One section of “The Message” was devoted to the special problems of the young, who are surrounded by an aggressive secular culture that encourages them to dissipate their affections and whose attractions disappoint their expectations. All the communities of faith are called upon to support our children and help them to become an important medium for evangelization. The bishops also called for a new dialogue with human culture; one that transcends the false dichotomy between faith and reason. Particular attention was given to the social media and the news programs that often promote the “unholy trinity” of economics, politics and sports. The ultimate antidote to these distractions is to be found, by all the faithful, in prayer and contemplation.
In an address to the synod, the Archbishop of Canterbury, Rowan Williams, called for an evangelization that would lead the world through a contemplative humanity that closely follows the life of Christ. Williams emphasized that this would not be a matter of private experience, but one that directed us towards one another and to the whole of God’s creation. In the “Final Message” the synod bishops echoed that theme by insisting that only a prayful silence could keep the Word from being submerged in “the many noises that overrun the world.” While expressing their gratitude to all the men and women who lead a monastic existence, they affirmed that contemplative opportunities could arise under the circumstances of everyday life.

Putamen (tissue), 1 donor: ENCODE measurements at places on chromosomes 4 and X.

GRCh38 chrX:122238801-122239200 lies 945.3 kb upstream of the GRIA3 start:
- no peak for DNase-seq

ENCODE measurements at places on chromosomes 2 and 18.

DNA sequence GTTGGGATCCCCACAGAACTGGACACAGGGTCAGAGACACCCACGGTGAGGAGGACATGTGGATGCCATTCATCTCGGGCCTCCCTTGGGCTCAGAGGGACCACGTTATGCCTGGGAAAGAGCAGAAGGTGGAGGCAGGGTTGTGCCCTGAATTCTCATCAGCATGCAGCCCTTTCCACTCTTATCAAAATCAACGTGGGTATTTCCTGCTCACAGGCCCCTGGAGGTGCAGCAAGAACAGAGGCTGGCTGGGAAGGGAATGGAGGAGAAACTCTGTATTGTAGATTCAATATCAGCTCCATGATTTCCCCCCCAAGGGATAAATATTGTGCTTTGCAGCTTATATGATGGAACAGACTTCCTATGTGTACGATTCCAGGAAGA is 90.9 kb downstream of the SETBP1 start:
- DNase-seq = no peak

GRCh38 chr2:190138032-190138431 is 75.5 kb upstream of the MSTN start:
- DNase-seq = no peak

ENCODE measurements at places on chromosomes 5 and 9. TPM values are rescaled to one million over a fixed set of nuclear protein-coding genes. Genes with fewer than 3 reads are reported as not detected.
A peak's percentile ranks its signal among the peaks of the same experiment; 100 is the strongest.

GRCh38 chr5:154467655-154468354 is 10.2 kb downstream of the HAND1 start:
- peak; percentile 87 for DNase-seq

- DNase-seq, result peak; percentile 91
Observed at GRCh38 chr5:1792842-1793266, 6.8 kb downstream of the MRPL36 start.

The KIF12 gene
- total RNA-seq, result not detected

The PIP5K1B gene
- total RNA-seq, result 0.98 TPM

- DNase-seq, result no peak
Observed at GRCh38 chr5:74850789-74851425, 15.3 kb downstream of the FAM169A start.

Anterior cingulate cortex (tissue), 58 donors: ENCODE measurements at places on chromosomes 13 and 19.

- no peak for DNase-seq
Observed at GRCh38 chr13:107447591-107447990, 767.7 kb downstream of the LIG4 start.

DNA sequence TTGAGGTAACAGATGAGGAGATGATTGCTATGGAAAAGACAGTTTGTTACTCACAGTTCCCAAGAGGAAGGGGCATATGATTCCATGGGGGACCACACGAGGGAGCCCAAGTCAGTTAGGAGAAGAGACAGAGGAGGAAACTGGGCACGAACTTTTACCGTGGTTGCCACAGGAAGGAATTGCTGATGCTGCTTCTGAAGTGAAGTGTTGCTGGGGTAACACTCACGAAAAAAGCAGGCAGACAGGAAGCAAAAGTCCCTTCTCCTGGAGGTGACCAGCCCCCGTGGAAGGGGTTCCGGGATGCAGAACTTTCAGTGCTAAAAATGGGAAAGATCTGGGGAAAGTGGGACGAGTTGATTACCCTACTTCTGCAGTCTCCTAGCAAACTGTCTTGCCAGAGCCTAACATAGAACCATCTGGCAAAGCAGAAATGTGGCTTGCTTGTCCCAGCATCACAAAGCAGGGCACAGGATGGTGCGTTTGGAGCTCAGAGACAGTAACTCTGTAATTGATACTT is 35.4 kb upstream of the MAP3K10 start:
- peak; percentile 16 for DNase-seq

Contemplation is valuable in itself, but it should issue in compassionate action directed towards the needs of the poor and all who live under difficult circumstances. But charity is not the only measure of a Christian life. It must be accompanied by a commitment to justice that is attentive to both rich and poor. Reaffirming the social teachings of the church, the synod bishops called all to service to the human community in both social and political affairs.
Prayer and the Family
In the United States, in the same year, the U.S. Catholic Bishops’ Committee on Evangelization and Catechesis published a document entitled “Disciples Called To Witness: The New Evangelization.” Relying upon a distinction first made by Pope Benedict, the committee pointed out that the Gospel is not just informative, but also has a per formative purpose, that is, it “makes things happen and is life changing.” The Gospel engenders a culture of witness through which living in charity and faith becomes the most effective form of evangelization. This document repeats what was said by the synod concerning the primacy of parish life and on the indispensable quality of the celebration of the Eucharist. There the community prays together as it does in various devotions, to which the committee advises returning Catholics to reconnect.
“Disciples Called to Witness” gives fuller attention to the Christian family than was the case with the more inclusive document published by the Synod of Bishops. Here there is an explicit recognition of the family as a domestic church, as well as an acknowledgement that the success of the new evangelization will depend, in large measure, upon the flourishing of these churches- in-miniature. Yet something essential is missing from this understanding of how the family gives prophetic witness to the Christian life and of what makes it an authentic ecclesia domestica.